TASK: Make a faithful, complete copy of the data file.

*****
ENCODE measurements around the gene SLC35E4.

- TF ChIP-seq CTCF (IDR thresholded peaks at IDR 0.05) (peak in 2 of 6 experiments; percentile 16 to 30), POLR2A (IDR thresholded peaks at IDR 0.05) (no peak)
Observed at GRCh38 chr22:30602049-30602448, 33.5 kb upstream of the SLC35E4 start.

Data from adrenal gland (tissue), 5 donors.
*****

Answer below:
ENCODE measurements around the gene SLC35E4.

- TF ChIP-seq CTCF (IDR thresholded peaks at IDR 0.05) (peak in 2 of 6 experiments; percentile 16 to 30), POLR2A (IDR thresholded peaks at IDR 0.05) (no peak)
Observed at GRCh38 chr22:30602049-30602448, 33.5 kb upstream of the SLC35E4 start.

Data from adrenal gland (tissue), 5 donors.